Representatives of tires, auto parts and related industries mostly reacted well to President Trump's State of the Union address, particularly his call for legislation to fund the IFR. Structural improvement.
However, they expressed some concern about tariffs, trade agreements and Trump's call for legislation to establish paid family leave.
"overall, our members support President Trump and I think they support this speech," said Roy Litterfield III, executive vice president of the Tire Industry Association, (Roy Littlefield III). "but in. The part of his speech sounded like a Democrat. "
In a partial speech on February 5, Trump called for "rebuilding America's shaky infrastructure."
He said: “I know that Congress is in a hurry to adopt an infrastructure bill-and I'm also eager to work with you on a new, important infrastructure investment bill.”
Trump called the former North American Free Trade Agreement a "disaster" and said he had met workers in many states with "dreams broken by the North American Free Trade Agreement."
"our new U.S.-Mexican-Canadian agreement will replace the North American Free Trade Agreement and create jobs for American workers," he said.
Trump said his tariffs on $250 billion worth of Chinese goods were entirely successful. "now our Treasury receives billions of dollars a month from a country that has never given us a cent," he said.
"I respect [the Chinese president] very much," Trump said. "We are working on a new trade deal with China." But it must include genuine structural reforms to end unfair trade practices. We have a long trade deficit and protect American jobs. "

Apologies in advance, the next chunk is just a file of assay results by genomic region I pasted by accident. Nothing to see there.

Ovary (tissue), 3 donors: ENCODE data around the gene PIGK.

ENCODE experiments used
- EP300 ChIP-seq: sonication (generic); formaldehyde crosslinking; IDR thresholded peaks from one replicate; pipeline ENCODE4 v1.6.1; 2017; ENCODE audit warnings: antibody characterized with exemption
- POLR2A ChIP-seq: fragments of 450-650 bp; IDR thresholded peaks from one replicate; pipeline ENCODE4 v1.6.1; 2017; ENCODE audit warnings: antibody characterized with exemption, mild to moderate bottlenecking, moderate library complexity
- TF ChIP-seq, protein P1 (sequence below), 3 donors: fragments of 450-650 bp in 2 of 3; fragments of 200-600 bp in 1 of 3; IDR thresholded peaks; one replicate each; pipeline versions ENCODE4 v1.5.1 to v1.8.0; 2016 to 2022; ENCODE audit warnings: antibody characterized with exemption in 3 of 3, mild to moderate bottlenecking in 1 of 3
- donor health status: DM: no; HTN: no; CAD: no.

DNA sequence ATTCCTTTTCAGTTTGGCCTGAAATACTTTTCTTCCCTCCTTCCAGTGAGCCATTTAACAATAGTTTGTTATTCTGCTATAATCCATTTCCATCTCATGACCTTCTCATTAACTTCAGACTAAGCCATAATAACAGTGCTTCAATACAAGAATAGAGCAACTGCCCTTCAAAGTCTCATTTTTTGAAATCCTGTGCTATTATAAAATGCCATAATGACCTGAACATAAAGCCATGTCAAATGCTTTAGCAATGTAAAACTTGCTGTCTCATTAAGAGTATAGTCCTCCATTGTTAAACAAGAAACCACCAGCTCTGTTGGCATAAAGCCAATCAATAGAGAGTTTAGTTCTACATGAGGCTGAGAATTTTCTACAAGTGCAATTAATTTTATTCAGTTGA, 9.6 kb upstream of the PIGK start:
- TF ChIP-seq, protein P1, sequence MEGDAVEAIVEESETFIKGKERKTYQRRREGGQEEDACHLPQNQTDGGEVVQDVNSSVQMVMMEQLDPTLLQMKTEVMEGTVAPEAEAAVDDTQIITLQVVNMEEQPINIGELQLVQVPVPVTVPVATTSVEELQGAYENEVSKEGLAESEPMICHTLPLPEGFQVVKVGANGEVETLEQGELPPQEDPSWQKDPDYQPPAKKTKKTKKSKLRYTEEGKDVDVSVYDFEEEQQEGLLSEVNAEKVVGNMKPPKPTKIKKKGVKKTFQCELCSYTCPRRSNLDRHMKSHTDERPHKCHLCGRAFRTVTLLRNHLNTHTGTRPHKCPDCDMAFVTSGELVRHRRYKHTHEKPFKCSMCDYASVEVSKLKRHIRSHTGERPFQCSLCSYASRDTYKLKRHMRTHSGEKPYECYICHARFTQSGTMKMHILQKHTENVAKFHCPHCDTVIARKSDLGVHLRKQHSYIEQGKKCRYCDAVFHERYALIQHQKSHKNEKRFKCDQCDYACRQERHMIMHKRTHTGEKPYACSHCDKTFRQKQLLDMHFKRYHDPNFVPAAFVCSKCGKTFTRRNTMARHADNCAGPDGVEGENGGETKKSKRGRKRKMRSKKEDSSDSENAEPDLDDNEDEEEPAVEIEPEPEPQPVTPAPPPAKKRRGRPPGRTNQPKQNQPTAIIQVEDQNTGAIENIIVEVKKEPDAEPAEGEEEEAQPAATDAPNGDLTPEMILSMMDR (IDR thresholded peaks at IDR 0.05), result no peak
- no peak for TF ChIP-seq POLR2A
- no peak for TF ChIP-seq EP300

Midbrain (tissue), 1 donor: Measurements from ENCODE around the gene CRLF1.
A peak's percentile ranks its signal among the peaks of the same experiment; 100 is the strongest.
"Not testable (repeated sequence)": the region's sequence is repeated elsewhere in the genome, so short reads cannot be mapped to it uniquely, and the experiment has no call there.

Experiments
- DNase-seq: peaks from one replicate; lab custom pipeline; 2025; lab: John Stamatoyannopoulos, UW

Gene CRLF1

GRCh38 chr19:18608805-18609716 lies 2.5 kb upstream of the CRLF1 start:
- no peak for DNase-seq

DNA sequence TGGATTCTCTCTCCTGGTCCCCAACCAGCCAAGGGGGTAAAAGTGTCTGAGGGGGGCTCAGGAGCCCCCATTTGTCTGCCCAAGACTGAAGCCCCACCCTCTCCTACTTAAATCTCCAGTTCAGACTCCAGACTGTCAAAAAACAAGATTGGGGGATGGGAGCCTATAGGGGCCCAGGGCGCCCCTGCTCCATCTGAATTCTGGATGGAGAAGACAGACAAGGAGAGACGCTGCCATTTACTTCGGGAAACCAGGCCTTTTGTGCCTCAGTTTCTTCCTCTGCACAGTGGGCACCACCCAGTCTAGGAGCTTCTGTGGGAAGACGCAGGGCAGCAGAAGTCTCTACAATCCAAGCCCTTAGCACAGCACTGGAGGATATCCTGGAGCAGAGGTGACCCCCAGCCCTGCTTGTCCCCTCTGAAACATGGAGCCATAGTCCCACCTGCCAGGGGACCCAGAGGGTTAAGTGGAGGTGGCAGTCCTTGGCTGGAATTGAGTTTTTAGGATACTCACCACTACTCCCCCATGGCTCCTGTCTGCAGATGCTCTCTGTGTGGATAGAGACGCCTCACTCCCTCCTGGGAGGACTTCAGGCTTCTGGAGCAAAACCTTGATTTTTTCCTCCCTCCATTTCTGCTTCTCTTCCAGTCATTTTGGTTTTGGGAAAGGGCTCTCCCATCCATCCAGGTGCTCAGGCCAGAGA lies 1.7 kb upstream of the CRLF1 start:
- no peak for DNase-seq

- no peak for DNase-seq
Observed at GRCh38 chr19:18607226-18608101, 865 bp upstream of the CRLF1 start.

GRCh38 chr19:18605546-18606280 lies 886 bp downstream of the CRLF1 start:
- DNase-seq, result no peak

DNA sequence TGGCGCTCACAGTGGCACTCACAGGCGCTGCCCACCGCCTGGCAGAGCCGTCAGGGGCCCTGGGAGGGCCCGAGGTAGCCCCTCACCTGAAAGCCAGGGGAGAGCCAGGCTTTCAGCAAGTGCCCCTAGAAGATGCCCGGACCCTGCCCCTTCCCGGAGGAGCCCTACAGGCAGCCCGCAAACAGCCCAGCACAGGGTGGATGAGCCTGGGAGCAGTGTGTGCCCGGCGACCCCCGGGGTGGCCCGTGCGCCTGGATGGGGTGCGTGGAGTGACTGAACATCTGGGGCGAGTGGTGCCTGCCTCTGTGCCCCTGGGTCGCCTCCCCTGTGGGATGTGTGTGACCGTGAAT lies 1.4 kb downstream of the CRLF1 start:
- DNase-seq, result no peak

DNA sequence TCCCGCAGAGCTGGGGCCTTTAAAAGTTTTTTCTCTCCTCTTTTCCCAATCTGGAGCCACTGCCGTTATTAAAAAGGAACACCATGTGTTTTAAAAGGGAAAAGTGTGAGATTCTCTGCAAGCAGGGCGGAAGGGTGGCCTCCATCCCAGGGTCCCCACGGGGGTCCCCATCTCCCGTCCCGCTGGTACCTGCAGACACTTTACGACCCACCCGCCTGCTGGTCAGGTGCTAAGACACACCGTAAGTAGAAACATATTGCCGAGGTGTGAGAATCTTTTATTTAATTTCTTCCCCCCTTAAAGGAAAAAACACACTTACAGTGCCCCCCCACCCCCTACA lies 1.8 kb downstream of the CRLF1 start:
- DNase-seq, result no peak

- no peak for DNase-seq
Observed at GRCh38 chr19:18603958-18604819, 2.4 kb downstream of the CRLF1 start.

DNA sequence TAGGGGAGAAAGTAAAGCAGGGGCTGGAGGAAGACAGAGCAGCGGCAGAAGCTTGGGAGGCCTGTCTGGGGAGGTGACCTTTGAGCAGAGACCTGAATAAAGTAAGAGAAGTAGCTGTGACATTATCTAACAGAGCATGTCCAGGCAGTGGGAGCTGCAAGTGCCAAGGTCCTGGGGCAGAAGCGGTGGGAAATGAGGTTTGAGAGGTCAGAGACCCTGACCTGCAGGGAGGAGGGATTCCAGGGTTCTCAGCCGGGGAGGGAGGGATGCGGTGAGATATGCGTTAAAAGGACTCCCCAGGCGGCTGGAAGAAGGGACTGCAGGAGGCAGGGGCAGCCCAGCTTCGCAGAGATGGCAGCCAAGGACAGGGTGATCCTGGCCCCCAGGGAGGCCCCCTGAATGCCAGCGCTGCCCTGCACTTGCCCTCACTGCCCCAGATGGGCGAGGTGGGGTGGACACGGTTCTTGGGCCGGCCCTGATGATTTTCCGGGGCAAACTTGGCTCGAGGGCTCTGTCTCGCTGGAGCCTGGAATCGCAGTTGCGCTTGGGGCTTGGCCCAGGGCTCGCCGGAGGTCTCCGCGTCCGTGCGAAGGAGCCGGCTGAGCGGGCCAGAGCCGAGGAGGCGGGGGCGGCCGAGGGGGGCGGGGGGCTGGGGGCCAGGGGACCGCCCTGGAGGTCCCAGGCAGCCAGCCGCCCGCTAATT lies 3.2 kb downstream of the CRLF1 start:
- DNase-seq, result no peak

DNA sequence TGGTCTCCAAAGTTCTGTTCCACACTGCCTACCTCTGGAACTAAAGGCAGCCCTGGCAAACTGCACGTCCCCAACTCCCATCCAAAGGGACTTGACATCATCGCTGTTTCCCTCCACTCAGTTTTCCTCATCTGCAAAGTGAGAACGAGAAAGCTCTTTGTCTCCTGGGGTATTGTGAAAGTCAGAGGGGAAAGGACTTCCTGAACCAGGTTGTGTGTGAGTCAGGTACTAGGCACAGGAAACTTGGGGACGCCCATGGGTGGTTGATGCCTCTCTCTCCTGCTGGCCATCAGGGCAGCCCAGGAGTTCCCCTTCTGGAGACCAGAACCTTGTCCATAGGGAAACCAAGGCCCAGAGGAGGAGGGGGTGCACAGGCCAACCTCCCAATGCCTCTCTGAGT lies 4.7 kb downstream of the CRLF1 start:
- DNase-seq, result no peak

As expected, Trump called on Congress to approve the reciprocal U.S. Trade Act, which would empower him to impose line-by-line tariffs on imports from countries he imports. It is determined that tariff or non-tariff barriers to American goods have been raised.
"if another country imposes unfair tariffs on U.S. products, we can impose exactly the same tariffs on the same product they sell," he said.
Trump said he was proud to be the first president to include a national paid family leave plan in the budget, "so that every new parent has the opportunity to connect with the new child," he said.
Anne Forestol Lu Ke, president and chief executive officer of the American Tire Manufacturers Association, said the Association was pleased with Trump's comments on infrastructure investment.
Lu Ke said: "the USTMA supports this commitment and believes that it is essential for the President and Congress to build sustainable, long-term funding for a major infrastructure package."
She said the new infrastructure investment also provides an opportunity for products such as rubber modified asphalt to be accepted in federally funded road projects.
However, Lu Ke said the government must be careful in formulating tariffs and trade policies.
"the stability and certainty of our supply chain is critical to the competitiveness of the U.S. tire manufacturing business and to the continued growth of our domestic business," she said.
"our mission is to improve the competitiveness of U.S. tyre manufacturers, and we will continue to oppose restrictive trade policies that increase costs or limit the supply of raw materials. She said materials, other raw materials and capital equipment.
While tire resellers and reformers generally support the Trump's economic and commercial policies, Littlefield said they had differences in tariffs.
He said returners are suffering huge losses as a result of competition from cheap Chinese tyres, but tire dealers hope the tyres will meet lower levels of demand.
The industry also worries about the repeal of NAFTA and whether Congress will ratify NAFTA, according to Littlefield.
"look at some of the manufacturers in our industry," he said. "they put a lot of money into the construction business in Mexico."
For tire dealers, Trump's advocacy of paid family leave is the most inexplicable part of the speech, according to Littlefield.